By Ray Stern
By Ray Stern
By New Times
By Amy Silverman
By Stephen Lemons
By Stephen Lemons
By Monica Alonzo
By Chris Parker
Local talk-radio listeners remember Tom Leykis as KFYI's first and greatest presence, a bomb-heaving provocateur who filled our mid-1980s airwaves with entertaining yak. He left the station early in 1987 because he couldn't get along with management. Leykis landed on his feet at KFI in Los Angeles, where he became one of that city's recent broadcasting success stories. There the Phoenix evacuee (Leykis still owns a home here) made a serious dent in top dog KABC by filling his air time with zippy, often carnal, topics.
Leykis' outrageous shtick, booted from Phoenix, worked wonderfully in the City of Angels--until September 29, when Leykis was summoned to meet with station management at a coffee shop near KFI's studio. At the meeting, set for the hour before Leykis' air shift, Leykis learned first that he was out of work and second that his replacement would be the country's most notorious former cop, Daryl Gates, the ex-police chief of L.A.
Radio insiders in L.A. say Leykis had been openly searching for another job for months, that he and management had been at odds for ages, that he shouldn't have been surprised by the move. But he was.
"What do you think?" says Leykis via telephone. "My mouth dropped to the floor.
"I got in my car and Daryl Gates was on."
In the afternoon-drive slot at KFI--the upstart gunning for the market-dominating KABC--Leykis raised ratings and hell (the Federal Communications Commission has cracked down on his language). By this summer, he had pulled his station ahead of KABC in his time slot. The Los Angeles Dodgers' lousy season may have had something to do with this: KABC carries the once-great team's games and tried to run lame sports talk in the afternoons opposite Leykis' show. Leykis' numbers were good and getting better.
"I was totally shocked, because they said it's a business decision," says Leykis of his departure. "To me the question is, 'What is this business?' The business is to get as many people to listen as possible in a particular target demographic, so you can get advertisers and charge the most amount of money possible to those advertisers. That's what the business is. Our show is sold out. One advertiser said to me he had to wait a month to get on. Our ratings are the highest in the most desirable demographic, 25 to 54. So it's a bad business decision."
Although he's out of work, Leykis isn't out of cash. His contract with KFI, worth a reported $400,000 a year, is good through the spring. Leykis says the days since his dismissal have been filled with telephone calls from industry friends, reporters and his agent. He adds that he was (and still is) considering syndication offers that aim to make him the anti-Rush Limbaugh but is now waiting to see what immediate opportunities spring up. Leykis says KFI's bad business decision could work in his favor. "Hiring Gates was the best thing they could've done for me," he says, "because nobody in the world thinks this is a good idea."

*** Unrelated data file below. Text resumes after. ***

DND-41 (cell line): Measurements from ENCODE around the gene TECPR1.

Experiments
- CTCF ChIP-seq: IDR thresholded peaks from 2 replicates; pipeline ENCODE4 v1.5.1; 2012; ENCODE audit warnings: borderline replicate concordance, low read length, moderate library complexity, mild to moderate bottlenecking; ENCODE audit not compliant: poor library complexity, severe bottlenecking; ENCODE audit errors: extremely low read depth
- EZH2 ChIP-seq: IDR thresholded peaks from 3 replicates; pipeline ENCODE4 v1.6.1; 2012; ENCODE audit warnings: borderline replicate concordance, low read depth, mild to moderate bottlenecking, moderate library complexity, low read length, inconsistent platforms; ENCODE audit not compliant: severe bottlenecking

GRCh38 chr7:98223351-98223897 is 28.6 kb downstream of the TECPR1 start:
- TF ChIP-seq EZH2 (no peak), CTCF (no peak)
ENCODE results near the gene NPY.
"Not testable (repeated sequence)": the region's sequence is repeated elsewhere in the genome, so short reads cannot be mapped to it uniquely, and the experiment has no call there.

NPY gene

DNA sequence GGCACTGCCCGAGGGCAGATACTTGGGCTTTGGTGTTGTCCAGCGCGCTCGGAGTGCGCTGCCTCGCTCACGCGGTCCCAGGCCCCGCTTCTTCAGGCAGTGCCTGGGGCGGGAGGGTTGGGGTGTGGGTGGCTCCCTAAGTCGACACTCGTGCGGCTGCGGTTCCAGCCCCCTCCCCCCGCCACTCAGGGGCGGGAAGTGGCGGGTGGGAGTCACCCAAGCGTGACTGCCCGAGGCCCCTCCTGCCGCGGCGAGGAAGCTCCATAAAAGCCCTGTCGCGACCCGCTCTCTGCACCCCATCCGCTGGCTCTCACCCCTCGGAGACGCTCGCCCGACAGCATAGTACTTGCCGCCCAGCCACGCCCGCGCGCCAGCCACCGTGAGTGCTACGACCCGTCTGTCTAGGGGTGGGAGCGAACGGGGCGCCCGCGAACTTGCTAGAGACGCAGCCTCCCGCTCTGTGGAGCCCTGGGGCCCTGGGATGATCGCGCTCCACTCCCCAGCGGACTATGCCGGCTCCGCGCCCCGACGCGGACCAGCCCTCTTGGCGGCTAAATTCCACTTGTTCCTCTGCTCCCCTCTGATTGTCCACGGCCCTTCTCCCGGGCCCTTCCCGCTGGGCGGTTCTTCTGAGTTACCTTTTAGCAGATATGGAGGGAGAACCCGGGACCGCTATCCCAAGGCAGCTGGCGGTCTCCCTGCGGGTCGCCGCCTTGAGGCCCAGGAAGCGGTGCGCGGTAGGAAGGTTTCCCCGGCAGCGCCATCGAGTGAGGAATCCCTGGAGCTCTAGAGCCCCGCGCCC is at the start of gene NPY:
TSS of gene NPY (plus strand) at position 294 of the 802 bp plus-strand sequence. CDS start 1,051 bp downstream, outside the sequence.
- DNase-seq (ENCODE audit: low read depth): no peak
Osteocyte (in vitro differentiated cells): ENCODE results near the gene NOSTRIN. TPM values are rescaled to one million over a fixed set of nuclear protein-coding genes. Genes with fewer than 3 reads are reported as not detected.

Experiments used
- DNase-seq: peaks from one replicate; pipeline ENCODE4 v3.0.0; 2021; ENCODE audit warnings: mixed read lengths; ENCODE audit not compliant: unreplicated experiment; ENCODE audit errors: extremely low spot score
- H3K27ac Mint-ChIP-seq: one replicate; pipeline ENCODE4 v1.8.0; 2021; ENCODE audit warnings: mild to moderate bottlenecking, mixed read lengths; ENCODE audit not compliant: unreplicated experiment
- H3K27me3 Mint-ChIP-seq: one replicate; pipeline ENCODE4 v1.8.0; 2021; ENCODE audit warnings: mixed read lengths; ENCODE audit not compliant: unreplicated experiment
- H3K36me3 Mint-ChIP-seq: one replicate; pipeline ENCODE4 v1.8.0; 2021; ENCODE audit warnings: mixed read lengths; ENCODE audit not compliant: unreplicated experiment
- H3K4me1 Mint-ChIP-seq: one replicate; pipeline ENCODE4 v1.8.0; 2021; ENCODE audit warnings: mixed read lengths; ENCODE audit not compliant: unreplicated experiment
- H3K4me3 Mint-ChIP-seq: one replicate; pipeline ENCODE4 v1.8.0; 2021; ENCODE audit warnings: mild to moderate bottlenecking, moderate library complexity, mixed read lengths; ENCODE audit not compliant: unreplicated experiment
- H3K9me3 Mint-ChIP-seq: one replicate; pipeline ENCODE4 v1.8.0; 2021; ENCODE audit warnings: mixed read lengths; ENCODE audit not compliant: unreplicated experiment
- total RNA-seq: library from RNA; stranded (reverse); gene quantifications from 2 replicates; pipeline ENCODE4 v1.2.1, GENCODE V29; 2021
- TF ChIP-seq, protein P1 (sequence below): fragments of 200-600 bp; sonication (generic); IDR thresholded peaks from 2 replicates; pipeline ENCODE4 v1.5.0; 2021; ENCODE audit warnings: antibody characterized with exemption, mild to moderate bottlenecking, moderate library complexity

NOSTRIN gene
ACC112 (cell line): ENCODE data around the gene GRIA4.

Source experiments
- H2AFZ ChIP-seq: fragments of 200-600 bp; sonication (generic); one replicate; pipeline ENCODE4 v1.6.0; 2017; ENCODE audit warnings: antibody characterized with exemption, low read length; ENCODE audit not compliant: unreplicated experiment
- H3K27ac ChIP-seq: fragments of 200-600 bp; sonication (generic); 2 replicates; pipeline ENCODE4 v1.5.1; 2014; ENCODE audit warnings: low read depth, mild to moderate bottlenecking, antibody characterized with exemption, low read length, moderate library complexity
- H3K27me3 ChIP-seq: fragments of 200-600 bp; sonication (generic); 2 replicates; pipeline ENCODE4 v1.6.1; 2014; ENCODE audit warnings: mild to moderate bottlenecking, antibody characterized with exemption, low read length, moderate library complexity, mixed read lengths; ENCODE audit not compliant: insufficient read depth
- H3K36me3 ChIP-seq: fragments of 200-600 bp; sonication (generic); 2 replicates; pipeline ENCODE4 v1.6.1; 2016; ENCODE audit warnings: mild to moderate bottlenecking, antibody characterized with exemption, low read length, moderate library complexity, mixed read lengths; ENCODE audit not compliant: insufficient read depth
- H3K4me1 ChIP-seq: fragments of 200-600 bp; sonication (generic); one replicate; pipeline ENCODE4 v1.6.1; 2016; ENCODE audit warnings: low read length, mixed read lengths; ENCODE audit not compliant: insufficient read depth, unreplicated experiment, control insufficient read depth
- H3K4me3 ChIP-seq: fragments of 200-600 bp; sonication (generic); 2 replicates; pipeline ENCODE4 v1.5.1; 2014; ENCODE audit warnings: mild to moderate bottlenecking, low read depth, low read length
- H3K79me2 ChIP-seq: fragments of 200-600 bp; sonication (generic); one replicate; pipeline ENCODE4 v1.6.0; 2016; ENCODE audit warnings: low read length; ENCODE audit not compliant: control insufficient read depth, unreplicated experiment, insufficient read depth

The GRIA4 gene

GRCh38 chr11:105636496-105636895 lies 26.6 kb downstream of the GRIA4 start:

Predictably, the move has met with considerable confusion among listeners. Talk audiences build slowly. The type of audience attracted by a Leykis likely will not sit still for a Gates. Telephone lines at the station were jammed for a week after the Gates hire.
David Hall, KFI's program director, says 80 percent of the calls to the station following the change were negative. "In talk radio, whenever a change is made like this, 98 percent of the calls are negative and 2 percent are positive," says Hall, who wouldn't talk about Leykis but who was more than happy to discuss Gates. "I was surprised by the number of positive calls we got. People always call to complain. Most people want to know why, and are neither for it nor against it."
Leykis, for one, is convinced that most of his listeners were against it. "We can debate whether I'm good or not, or whether people like me or don't, or whether I'm driving away listeners or bringing them in," says Leykis. "But to take Daryl Gates and replace me with him is unbelievable. Nobody who likes me likes him. I've been on the air attacking him since the day I got here. It would be like replacing me in Phoenix with Evan Mecham. In fact, there are a lot of similarities."
In two weeks, Arizona's voters will once again provide a measure of Mecham's popularity. A poll of Gates' radio supporters in L.A.--listener ratings--won't be taken for three months, says Hall. One listener, Los Angeles Daily News writer Fred Shuster, already has formed an opinion. "I think he's absolutely awful," says Shuster, who writes a weekly radio column. "He continually calls himself 'The Chief,' and he's not the chief. He's the ex-chief. And he seems to spend an awful lot of time plugging his book." Asked to judge Gates' microphone manner, Shuster says: "I can't seem to discern any sense of humor. The voice is a complete monotone." Gates' callers, though, are "all supportive," says Shuster, who deems Gates' newfound radio career "egomaniacal." "Every call is, 'You did a great job. We miss you. Are you gonna run for mayor?' It's a love fest," the critic says. New Times made several attempts to contact Gates for this story. "Gates has been doing local media," says Hall, "but not anything out of the area that can't help the station."